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Br J Cancer. 2015 Mar 3;112(5):777-82. doi: 10.1038/bjc.2015.6. Epub 2015 Jan 22.

MicroRNA in radiotherapy: miRage or miRador?

Author information

1
1] Biological Sciences, Sunnybrook Health Sciences Centre, Sunnybrook Research Institute, 2075 Bayview Avenue, Toronto, Ontario, Canada M4N 3M5 [2] Department of Medical Biophysics, University of Toronto, Toronto, Ontario, Canada M5G 1L7.
2
1] Biological Sciences, Sunnybrook Health Sciences Centre, Sunnybrook Research Institute, 2075 Bayview Avenue, Toronto, Ontario, Canada M4N 3M5 [2] Department of Radiation Oncology, University of Toronto, Toronto, Ontario, Canada M5T 1P5 [3] Odette Cancer Centre, Sunnybrook Health Sciences Centre, 2075 Bayview Avenue, Toronto, Ontario, Canada M4N 3M5.
3
1] Biological Sciences, Sunnybrook Health Sciences Centre, Sunnybrook Research Institute, 2075 Bayview Avenue, Toronto, Ontario, Canada M4N 3M5 [2] Department of Medical Biophysics, University of Toronto, Toronto, Ontario, Canada M5G 1L7 [3] Department of Radiation Oncology, University of Toronto, Toronto, Ontario, Canada M5T 1P5 [4] Odette Cancer Centre, Sunnybrook Health Sciences Centre, 2075 Bayview Avenue, Toronto, Ontario, Canada M4N 3M5.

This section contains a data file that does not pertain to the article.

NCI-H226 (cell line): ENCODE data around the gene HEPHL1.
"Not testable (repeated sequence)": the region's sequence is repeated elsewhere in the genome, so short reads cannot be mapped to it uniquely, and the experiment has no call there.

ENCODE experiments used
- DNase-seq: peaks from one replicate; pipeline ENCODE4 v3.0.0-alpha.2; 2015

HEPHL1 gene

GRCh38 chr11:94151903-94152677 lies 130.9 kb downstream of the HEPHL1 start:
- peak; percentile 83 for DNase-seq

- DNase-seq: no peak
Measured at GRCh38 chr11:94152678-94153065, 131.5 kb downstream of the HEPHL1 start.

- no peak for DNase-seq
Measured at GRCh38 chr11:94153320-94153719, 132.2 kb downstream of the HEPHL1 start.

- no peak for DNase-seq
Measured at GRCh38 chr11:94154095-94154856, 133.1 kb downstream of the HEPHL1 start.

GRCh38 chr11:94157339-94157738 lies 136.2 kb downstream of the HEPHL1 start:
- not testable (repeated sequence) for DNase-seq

Abstract

At least half of all cancer patients will receive radiation therapy. Tumour radioresistance, or the failure to control certain tumours with this treatment, can result in locoregional recurrence; thus there is great interest in understanding the underlying biology and developing strategies to overcome this problem. The expanding investigation of microRNA in cancer suggests that these regulatory factors can influence the DNA damage response, the microenvironment and survival pathways, among other processes, and thereby may affect tumour radioresistance. As microRNA are readily detectable in tumours and biofluids, they hold promise as predictive biomarkers for therapy response and prognosis. This review highlights the current insights on the major ways that microRNA may contribute to tumour radiation response and whether their levels reflect treatment success. We conclude by applying the potential framework of future roles of miR in personalised radiotherapy using prostate cancer clinical management as an example.

PMID:
25611301
PMCID:
PMC4453960
DOI:
10.1038/bjc.2015.6
[Indexed for MEDLINE]
Free PMC Article

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